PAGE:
There has been much written recently concerning the debate over how much cushioning is good for your running shoes, with both sides putting up good points. But one facet on the debate which has gone ignored is the effect of both types of footwear on developing feet, and which kind are better for growing children.

This has now changed with new research from Dr Mick Wilkinson, of Northumbria University, who is advising parents to advise to kit out their kids in in old-fashioned plimsolls, rather than highly-cushioned state-of-the art running shoes.

His research says that the flat soles encourage runners to land gently on the middle of the foot, rather than landing heavily down on the heel, cutting the risk of injury and even helping you run faster.

Many parents, though, under pressure from their children, end up buying expensive trendy trainers, which Dr Wilkinson thinks may end up doing lasting damage, as once children become accustomed to running in trainers using their cushioned heels they find it difficult to learn to run more naturally.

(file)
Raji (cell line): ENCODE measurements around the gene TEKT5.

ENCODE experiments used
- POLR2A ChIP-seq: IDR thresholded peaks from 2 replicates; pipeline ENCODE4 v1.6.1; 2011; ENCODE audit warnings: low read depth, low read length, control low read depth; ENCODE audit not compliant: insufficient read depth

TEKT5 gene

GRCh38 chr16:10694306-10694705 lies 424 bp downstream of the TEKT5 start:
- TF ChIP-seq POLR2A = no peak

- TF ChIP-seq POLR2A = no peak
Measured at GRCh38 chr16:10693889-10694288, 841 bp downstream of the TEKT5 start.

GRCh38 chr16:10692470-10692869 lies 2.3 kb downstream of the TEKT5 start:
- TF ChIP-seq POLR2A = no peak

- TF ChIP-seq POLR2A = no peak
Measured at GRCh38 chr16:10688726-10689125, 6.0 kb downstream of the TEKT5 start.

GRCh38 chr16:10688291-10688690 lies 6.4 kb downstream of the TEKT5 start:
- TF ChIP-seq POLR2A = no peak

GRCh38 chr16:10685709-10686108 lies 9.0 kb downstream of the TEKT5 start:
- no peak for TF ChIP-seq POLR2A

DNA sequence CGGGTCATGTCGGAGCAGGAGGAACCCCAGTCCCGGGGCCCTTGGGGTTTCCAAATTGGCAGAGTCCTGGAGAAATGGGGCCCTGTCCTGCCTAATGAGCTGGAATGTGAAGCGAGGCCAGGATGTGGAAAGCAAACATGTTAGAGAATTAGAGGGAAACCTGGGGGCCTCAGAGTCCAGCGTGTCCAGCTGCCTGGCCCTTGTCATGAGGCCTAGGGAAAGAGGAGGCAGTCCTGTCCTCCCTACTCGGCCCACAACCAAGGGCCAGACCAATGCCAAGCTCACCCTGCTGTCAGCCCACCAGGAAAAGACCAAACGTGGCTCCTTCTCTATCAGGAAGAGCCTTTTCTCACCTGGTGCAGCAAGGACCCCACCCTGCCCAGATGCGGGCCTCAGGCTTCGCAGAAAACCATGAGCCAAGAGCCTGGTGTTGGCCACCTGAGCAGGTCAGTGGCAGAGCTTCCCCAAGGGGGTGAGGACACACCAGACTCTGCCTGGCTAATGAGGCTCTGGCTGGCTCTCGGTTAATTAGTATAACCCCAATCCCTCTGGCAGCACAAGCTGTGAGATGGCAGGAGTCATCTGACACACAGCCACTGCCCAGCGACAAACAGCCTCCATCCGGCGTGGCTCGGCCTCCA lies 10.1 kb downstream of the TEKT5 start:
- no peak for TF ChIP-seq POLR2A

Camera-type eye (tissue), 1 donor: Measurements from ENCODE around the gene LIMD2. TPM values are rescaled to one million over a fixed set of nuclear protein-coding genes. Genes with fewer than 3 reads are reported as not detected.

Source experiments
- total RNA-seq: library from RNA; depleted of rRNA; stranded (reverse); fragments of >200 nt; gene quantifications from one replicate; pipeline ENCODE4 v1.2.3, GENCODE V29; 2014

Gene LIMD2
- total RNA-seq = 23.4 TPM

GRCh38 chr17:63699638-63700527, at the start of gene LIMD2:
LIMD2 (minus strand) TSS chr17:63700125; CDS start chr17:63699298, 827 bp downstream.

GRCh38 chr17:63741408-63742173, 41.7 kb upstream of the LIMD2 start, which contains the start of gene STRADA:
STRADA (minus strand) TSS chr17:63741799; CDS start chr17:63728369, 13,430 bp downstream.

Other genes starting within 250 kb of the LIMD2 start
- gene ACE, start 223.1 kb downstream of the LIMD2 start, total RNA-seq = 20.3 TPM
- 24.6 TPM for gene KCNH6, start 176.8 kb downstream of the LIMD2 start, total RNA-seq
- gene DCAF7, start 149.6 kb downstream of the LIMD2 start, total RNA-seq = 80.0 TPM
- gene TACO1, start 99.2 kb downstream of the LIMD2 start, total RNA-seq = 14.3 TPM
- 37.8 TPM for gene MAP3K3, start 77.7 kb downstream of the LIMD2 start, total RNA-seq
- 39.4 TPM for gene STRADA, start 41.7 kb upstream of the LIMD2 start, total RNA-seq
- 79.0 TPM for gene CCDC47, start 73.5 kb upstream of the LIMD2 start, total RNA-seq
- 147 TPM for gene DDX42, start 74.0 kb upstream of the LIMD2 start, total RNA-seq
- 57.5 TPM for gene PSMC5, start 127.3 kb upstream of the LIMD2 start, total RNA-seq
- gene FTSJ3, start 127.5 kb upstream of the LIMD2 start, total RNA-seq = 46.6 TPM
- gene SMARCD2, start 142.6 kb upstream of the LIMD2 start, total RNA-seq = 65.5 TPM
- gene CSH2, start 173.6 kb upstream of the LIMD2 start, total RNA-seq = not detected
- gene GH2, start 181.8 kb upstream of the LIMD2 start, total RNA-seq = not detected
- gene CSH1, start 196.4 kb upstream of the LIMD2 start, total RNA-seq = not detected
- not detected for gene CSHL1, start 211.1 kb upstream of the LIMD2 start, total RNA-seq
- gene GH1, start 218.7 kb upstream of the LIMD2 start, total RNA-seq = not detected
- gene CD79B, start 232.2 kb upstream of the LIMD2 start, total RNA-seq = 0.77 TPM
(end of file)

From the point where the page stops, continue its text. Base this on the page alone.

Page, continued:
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Get ready for a new generation of apps: Nike+ Move to be first motion app for iPhone 5S

Apple showed off the new incarnation of the Nike+ Move app at its launch event last night (image courtesy of

Following Apple’s reveal of its new smartphones and operating system last night, it seems that companies have already been hard at work ensuring their apps conform.

The companies new phones will include an M7 processor, capable of enabling the handset to gather data from its accelerometer, gyroscope and compass, meaning that work is taken off the main A7 processor in order to manage power more efficiently.

This means that developers will have the ability to tap into the M7’s functionality, thanks to a set of CoreMotion APIs.

Apple says the new developer tools will lead to, “better fitness and activity apps that go well beyond what other mobile devices offer”. The M7 processor measures user motion data, even while the device is asleep, and saves battery life for pedometer or other fitness apps that use the accelerometer throughout the day.